On a micro level, businesses building security tech should tackle smaller issues instead of trying to do everything. "What I've seen interesting, successful companies do is focus on solving a specific and narrow problem," Petry explains. "Many companies are trying to take too big a bite of the apple."
No single startup can solve all problems – the security landscape is incredibly diverse, he notes – but they can build expertise in one area. If it can solve a narrow problem quickly, acquire customers, and move on, a startup can build its business much more easily. "Solve a problem, do it well, and solve it for more people," Petry sums up.
Successful startups employ people who know how to exploit a network, Cowan points out. It takes a hacker to stop a hacker, he says, and Silicon Valley doesn't have many hackers. New companies aiming to deter and prevent major attacks, especially nation-state threats, need to build their products around the expertise of someone who has been in the attacker's seat. It's for their benefit and the benefit of their future customers.
Hiring the right financial expertise is also critical, Kurtz adds. Business is fundamentally a numbers game that relies on financial and hiring strategies. A CEO must hire employees who understand, and can perform against, the basic principle of good financial health.
Deciding Whether a Startup Is Worth the Money
A challenge for security leaders shopping in a market rife with vendors is deciding which technologies are worth their limited budgets. If you're an IT manager and debating the pros and cons of testing a new tool, how can you tell whether the startup behind it is here to stay?
The first thing to consider is the quality of its technology team, Chandna says. It's unlikely you're going to get a world-class solution if the quality of the tech team isn't "stellar," he says, so look at the backgrounds of a startup's founders. Where did they previously work? What did they last build?
Next, think about how the company markets its product. You want to work with one that explains its concept in a use-case-driven way that addresses your problem, and not as a technology looking for a problem to fix. In the security space, it's important to build technology that fits with existing architecture as opposed to a tool that works in theory but is hard to use.
"Companies that are successful tend to be customer-centric and innovate in a customer-centric way," Chandna says. "An important piece of that, for security companies, is being able to demonstrate a security solution … that works in combination with what the customer already has." You don't want a solution that will require you to overhaul your systems.
Finally, he says, consider the quality of the investor backing a startup. If a trusted VC has confidence the company will be around, it's a good sign, Chandna explains.
Looking Ahead: If and When the Bubble Will Pop
The security market has thousands of vendors competing for customers and hundreds more entering each year. It seems the industry will maximize its capacity at some point. But will it?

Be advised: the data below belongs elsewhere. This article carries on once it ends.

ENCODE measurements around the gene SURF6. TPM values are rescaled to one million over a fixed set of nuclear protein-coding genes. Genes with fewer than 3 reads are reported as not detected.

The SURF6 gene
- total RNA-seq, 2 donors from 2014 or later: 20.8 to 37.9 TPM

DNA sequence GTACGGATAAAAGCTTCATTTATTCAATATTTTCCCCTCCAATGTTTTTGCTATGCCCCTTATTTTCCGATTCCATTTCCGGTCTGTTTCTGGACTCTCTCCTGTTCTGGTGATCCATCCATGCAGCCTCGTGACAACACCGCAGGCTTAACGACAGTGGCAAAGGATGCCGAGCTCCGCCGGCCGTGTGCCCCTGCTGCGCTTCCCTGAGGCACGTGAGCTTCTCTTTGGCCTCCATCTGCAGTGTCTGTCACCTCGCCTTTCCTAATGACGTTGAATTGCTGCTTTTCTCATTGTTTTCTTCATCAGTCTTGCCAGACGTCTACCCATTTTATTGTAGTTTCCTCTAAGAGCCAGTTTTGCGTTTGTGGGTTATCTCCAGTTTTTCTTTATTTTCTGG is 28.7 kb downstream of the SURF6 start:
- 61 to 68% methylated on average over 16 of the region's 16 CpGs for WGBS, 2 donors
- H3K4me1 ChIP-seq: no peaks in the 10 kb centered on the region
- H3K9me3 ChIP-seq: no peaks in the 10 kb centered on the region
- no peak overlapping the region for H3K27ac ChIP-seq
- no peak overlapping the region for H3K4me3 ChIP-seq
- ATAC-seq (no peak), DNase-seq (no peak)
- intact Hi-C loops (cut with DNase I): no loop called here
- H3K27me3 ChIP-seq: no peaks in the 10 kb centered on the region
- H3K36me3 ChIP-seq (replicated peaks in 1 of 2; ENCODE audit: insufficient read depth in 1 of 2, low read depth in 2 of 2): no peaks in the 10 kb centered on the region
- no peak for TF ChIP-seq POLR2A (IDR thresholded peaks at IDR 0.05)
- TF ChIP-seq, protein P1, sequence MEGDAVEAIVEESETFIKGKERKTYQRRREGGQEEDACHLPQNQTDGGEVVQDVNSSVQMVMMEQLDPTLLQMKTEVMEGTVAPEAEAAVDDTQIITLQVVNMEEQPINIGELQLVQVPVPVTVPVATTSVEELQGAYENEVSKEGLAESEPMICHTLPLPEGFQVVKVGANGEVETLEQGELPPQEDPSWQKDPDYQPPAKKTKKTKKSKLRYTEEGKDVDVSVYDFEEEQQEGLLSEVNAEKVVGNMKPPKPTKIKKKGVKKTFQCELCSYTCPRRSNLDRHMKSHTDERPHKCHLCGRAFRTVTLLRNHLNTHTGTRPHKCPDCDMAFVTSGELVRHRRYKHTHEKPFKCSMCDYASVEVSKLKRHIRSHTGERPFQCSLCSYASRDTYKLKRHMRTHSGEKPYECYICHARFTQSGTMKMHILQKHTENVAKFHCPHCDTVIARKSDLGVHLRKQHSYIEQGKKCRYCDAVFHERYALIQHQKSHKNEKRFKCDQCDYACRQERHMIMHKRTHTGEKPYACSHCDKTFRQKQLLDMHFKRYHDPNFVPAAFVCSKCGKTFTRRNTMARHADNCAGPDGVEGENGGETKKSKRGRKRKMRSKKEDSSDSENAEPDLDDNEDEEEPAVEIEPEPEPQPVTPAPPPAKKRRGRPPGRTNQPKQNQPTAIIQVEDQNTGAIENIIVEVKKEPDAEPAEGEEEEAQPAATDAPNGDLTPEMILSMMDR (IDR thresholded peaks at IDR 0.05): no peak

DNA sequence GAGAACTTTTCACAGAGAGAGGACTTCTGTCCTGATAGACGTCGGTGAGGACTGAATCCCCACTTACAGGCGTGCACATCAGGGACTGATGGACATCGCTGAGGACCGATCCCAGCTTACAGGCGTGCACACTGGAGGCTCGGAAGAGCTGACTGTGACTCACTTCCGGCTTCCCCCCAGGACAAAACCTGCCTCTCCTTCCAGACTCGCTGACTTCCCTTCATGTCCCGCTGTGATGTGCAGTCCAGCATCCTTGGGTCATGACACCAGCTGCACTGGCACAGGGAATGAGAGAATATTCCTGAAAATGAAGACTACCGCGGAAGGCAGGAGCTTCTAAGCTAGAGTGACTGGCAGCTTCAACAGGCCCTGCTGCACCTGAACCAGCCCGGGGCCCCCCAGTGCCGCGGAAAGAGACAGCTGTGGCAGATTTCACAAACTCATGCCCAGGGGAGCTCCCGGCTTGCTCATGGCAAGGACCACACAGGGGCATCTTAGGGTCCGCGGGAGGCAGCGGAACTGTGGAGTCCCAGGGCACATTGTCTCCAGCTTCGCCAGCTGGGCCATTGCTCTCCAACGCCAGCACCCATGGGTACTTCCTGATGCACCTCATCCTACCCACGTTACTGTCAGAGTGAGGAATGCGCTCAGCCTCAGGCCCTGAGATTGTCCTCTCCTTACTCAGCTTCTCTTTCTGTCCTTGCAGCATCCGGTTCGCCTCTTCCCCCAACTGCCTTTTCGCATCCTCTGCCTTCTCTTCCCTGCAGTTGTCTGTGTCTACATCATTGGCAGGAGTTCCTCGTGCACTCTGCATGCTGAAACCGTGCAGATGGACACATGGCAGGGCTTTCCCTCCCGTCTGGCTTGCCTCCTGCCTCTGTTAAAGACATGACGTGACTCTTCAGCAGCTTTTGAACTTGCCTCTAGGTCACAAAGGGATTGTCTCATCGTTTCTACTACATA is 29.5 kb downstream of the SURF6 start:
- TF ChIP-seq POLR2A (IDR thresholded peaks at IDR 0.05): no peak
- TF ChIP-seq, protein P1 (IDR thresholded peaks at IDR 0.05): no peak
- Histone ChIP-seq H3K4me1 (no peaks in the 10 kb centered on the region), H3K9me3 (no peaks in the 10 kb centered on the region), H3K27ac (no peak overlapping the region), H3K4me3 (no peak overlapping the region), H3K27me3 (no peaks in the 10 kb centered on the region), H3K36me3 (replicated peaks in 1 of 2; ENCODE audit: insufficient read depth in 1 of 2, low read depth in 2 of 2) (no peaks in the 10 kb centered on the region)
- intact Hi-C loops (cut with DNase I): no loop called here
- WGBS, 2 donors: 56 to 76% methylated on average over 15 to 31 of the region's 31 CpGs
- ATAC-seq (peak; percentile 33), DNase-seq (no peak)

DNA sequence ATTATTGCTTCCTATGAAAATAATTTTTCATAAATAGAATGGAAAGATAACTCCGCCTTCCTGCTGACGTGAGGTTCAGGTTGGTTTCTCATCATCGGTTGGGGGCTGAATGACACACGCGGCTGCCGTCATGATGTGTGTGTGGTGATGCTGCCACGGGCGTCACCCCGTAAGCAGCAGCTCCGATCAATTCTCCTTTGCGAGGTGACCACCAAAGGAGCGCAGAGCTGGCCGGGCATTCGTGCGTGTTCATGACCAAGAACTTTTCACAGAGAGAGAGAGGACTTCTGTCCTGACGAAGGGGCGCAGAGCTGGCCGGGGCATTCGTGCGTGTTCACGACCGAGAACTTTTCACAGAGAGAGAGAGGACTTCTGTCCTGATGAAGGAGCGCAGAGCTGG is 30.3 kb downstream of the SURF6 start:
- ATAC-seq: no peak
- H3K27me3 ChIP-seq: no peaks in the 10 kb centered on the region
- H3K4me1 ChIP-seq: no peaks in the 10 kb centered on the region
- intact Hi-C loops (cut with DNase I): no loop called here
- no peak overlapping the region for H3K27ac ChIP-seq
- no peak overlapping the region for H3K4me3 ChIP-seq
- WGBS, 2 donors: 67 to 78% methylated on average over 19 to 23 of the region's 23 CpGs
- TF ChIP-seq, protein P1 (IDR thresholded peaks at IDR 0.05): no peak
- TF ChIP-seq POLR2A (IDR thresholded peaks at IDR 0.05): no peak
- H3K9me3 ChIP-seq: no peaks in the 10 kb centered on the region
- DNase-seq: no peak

Experts are undecided. Two things will keep the security bubble from popping, says Petry, and the first is ongoing security risk. Businesses will continue to lose data, meaning they will continue to spend more money on tools promising to prevent future incidents.
The second will be the limited capacity of major organizations to cover all of their bases. Established vendors spending hundreds of millions of dollars on security won't have the resources to develop new systems in-house, so they'll acquire smaller startups building them.
For startups, Kurtz advises committing to customer success, hiring top talent in a remote workforce, and creating a mission that employees are confident in. They should also get comfortable with failure, he explains, especially as tech continues to evolve. Those who succeed will be able to keep up with changes in technology, and businesses in the market for new tech should pay attention to them.
"The Silicon Valley mantra of 'fail fast, fail often' rings true for many tech entrepreneurs, but I believe it's equally important to evolve even faster after failures," he says. "While good companies are those that can excel quickly, the best companies are those that have a long-term vision and know where they are headed."
Attackers' changing strategies will also influence the shape of startups coming into the market, anticipates Gary Golomb, chief research officer at Awake Security. Companies that hard-code specific protections into their tech will have a harder time because they won't be able to keep up with advanced attackers, as opposed to platforms that can accommodate new detections.
"The ability of attackers to shift tactics rapidly and intelligently based on a target's security measures means that the startups that get funding and succeed will be those that have a platform approach where new detections can be added easily, whether by the startup or the customer," Golomb says.
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About the Author(s)
Former Senior Editor, Dark Reading
Kelly Sheridan was formerly a Staff Editor at Dark Reading, where she focused on cybersecurity news and analysis. She is a business technology journalist who previously reported for InformationWeek, where she covered Microsoft, and Insurance & Technology, where she covered financial services. Sheridan earned her BA in English at Villanova University. You can follow her on Twitter @kellymsheridan.